Though some close in November, plenty of holiday and indoor markets remain open, offering timeless (and season-less) Appalachian products like meats, cheese and crafts. Throughout autumn, tailgates and roadside stands are stocked with edible and decorative gourds, fall harvest arrangements and wreaths, various vegetables and more than enough jarred and packaged goods for stocking stuffers and Appalachian gifts.
Visit the Appalachian Sustainable Agriculture Project's website to find tailgate markets, farm stands and holiday markets—all the better to enjoy the bounty of the harvest.
Asheville is known as the Paris of the South for its galleries, cafes and world-class food scene. Get an insider's view to the city's many farm-to-table restaurants through some of the local walking tours. There's Eating Asheville, created by two local restaurant veterans, offering tours from the basic to the posh (with five whole drink pairings). The newly minted Dishcrawl tours four to eight restaurants, depending on your appetite, all within walking distance of each other. In a sipping and sitting mood? Try Brews Cruise, which wheels you around the area's bevy of breweries. You did know Asheville is Beer City USA, didn't you?
Asheville is also Bee City USA. The area loves its pollinators, which make possible up to two-thirds of what we eat. Wild Mountain Bees is a bee-centric store offering local honey, beekeeping needs and honey-based beauty products. It also has demonstrations geared toward both the advanced and aspiring beekeeper. For a different honey experience, visit the WNC Farmers Market, which is brimming with honey and other locally made products (and boasts gorgeous views of the Blue Ridge Mountains).
Local foragers like Alan Muskat, featured on Bizarre Foods with Andrew Zimmern, know how to find forest delicacies like morel and chanterelle mushrooms. April through October, Muskat runs the Wild Foods Market, selling fungus and other edibles culled from the woods. He's also keen to teach amateurs the ways of the wild. Muskat regularly runs foraging expeditions, tailor-made to explore everything from backwoods hollers to the grand fields of the Biltmore Estate, according to your whims.
If mushrooms aren't quite your speed, Appalachian woods burst with berries—wine berries, blueberries, black raspberries and more—from June through first frost. Visit the Long Branch Educational Center to find these fruits and others available for the picking.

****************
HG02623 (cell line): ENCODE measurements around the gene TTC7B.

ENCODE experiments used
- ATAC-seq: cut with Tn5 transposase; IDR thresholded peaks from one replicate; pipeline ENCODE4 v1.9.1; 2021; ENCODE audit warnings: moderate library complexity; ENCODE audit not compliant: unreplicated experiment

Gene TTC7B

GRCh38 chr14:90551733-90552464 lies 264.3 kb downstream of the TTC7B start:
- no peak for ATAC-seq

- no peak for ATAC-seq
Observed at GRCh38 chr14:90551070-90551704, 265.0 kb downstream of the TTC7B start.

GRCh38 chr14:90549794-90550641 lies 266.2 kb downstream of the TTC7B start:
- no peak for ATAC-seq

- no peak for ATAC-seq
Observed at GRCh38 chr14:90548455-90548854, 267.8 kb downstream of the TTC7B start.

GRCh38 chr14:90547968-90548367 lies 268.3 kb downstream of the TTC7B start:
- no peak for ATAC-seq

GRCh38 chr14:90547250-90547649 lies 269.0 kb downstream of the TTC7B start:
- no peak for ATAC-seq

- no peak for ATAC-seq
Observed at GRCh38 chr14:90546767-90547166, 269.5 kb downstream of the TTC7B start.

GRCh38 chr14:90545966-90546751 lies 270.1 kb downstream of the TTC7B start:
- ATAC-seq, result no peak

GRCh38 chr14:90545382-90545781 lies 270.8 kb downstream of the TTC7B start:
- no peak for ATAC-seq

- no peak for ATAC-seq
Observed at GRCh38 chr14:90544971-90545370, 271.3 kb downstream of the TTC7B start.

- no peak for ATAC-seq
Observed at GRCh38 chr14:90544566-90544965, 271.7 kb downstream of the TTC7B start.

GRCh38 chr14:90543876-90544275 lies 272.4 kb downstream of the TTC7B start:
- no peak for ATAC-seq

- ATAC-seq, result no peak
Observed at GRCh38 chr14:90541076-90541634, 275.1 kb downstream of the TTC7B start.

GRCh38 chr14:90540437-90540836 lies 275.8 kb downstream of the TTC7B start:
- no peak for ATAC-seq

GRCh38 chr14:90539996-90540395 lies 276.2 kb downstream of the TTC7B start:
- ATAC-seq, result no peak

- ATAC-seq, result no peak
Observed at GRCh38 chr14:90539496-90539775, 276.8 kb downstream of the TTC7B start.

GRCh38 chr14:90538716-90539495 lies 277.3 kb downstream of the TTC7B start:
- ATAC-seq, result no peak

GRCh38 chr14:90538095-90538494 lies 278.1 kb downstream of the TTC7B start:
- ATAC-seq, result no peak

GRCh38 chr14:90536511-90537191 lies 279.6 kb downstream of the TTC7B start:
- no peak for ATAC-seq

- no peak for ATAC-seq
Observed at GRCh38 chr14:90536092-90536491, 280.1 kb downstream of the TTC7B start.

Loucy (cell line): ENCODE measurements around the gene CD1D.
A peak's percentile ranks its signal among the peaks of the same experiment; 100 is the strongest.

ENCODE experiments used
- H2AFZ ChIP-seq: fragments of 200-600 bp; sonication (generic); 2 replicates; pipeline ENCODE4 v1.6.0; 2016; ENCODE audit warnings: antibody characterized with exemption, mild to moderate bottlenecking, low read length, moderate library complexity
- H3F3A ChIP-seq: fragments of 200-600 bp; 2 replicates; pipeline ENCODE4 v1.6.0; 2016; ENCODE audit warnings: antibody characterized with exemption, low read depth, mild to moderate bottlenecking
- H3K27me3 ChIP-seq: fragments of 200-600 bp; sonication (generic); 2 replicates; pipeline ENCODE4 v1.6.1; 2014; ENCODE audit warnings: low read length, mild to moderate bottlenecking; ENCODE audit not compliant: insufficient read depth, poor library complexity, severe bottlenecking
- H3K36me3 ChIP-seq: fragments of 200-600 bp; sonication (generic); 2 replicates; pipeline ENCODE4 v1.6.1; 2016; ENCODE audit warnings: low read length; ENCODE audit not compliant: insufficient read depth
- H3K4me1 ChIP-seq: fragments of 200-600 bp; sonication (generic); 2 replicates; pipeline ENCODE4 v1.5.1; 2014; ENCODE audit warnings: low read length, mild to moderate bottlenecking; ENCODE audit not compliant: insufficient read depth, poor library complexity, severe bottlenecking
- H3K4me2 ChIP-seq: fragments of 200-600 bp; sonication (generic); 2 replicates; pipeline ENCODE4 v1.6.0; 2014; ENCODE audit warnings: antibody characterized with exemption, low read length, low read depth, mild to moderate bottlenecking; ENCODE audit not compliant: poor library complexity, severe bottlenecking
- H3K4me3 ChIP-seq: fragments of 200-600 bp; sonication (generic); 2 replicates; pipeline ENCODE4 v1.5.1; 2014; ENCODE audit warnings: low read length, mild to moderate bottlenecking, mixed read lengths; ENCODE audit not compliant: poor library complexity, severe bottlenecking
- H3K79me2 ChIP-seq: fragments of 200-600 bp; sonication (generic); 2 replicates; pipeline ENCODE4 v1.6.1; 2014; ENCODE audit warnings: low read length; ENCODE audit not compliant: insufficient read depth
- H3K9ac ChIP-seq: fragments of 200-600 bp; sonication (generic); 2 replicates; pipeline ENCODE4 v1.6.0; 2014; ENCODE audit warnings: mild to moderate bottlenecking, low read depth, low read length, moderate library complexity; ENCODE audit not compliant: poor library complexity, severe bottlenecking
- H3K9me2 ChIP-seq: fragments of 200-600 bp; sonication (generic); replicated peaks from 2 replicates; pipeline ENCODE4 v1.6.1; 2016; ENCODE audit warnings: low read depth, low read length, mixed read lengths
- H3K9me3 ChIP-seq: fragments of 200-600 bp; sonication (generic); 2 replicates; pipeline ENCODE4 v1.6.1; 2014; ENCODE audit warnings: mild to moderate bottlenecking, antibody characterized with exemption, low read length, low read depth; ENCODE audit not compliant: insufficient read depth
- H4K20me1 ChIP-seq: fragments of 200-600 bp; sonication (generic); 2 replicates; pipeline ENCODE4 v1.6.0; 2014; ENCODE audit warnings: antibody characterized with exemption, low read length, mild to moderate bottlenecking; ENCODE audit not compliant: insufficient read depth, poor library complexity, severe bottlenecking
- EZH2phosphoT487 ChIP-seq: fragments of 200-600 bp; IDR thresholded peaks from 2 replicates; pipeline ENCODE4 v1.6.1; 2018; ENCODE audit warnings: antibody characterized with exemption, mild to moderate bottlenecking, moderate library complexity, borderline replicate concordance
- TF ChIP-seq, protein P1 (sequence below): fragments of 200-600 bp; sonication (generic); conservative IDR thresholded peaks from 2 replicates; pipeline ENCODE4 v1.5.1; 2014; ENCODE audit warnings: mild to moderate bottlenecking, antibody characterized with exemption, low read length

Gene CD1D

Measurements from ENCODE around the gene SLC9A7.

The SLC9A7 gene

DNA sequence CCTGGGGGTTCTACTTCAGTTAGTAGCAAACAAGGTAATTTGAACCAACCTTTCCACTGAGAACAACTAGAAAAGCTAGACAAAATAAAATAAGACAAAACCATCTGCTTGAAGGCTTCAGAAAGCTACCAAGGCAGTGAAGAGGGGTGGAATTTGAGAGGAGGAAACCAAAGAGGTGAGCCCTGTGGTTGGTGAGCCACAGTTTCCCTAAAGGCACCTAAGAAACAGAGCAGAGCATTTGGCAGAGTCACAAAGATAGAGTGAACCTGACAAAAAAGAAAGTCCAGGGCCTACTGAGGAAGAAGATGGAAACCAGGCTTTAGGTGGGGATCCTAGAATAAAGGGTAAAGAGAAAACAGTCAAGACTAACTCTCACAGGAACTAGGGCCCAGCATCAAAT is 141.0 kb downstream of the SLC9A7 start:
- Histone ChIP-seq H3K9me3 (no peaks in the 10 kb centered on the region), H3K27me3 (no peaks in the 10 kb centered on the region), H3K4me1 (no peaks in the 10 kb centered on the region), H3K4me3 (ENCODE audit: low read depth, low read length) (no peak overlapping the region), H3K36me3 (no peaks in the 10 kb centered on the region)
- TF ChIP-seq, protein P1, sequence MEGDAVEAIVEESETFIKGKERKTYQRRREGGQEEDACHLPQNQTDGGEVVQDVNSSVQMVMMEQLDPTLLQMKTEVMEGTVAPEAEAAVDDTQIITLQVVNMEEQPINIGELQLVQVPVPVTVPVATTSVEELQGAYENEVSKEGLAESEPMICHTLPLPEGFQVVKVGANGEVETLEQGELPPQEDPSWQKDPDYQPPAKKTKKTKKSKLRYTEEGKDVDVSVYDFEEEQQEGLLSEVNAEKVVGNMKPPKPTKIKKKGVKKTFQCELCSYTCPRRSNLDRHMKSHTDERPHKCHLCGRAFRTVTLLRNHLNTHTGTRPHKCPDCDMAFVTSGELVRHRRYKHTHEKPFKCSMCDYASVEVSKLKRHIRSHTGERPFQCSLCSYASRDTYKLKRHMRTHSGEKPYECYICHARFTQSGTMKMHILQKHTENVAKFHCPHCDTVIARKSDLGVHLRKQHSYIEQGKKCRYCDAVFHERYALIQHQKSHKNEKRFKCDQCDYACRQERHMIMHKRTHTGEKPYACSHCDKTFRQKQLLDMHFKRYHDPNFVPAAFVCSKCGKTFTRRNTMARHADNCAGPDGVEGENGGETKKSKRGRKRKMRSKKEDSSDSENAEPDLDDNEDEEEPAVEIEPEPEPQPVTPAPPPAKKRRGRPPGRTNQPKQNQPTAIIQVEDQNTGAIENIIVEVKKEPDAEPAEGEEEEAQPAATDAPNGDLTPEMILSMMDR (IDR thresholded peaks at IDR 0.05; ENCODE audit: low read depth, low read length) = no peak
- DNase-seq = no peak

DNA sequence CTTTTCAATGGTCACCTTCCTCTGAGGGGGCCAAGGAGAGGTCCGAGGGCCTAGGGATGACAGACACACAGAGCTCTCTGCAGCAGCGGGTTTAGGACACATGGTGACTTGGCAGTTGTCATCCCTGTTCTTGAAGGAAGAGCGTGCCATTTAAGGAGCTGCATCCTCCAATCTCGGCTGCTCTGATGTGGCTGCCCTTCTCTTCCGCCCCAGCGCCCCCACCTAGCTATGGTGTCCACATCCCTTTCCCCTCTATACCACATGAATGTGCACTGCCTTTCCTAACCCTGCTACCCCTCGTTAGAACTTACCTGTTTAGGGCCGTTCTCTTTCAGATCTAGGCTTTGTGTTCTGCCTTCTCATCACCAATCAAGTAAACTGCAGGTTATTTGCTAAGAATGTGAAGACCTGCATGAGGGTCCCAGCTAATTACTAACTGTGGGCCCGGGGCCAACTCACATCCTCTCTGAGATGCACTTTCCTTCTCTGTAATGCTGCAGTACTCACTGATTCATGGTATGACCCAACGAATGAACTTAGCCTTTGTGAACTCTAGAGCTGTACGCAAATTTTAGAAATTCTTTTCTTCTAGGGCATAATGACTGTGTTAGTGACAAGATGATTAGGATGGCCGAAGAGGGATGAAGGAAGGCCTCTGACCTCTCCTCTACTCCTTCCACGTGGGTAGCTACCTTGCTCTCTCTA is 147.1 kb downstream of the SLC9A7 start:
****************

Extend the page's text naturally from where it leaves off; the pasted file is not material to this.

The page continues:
In the mountains of Asheville, fall harvest hiking is tough to beat, and the Blue Ridge Parkway offers numerous trails on which to leaf peep. But harvest season also means an abundance of trout in the Nantahala River, which is stocked with rainbow, brook and brown trout in the early fall. Trout require cold, clean water, so the mountains streams around Asheville provide the perfect environment. The North Carolina Wildlife Resources Commission has plenty of information about local trout, as well as how to get licensed.
No time for fishing? Visit Sunburst Trout Farms in Canton, where three generations of trout farmers have raised some of the best freshwater trout in the Southeast in water flowing from the Shining Rock Wilderness of Pisgah National Forest. The farm, which has a retail store offering everything from cold-smoked, gravlax-style trout to trout jerky, is open for visitors several days a week.
Looking for an authentic Appalachian agrarian antiques? The Apple County Antique Engine and Tractor Association shows off old-timey tractors, corn milling, blacksmithing and other hallmarks of the old-school farm experience during Fall Harvest Days at WNC Agricultural Center.
The Biltmore Estate's Vanderbilt family has a rich farming legacy, too. Those traditions are still alive today, and the Farm in Antler Hill Village on the Estate boasts a historic barn, plus woodworkers, craft demonstrations and a farmyard full of friendly animals.
Where there's corn, you're bound to find corn mazes. The Eliada Annual Corn Maze twists through 12 acres of corn fields with a hay-bale trail geared toward younger kids. Corn cannons, a corn-kernel sandbox and pumpkin patches round out the family-friendly farm fun. Taylor Ranch also hosts corn mazes in autumn on its working horse and cattle ranch.
Speaking of pumpkins, the Great Smoky Mountain Railroad in Bryson City hosts Peanuts Express, where kids can listen to a narration of a classic Peanuts tale while they ride the rails to pick a pumpkin and meet Snoopy and the gang.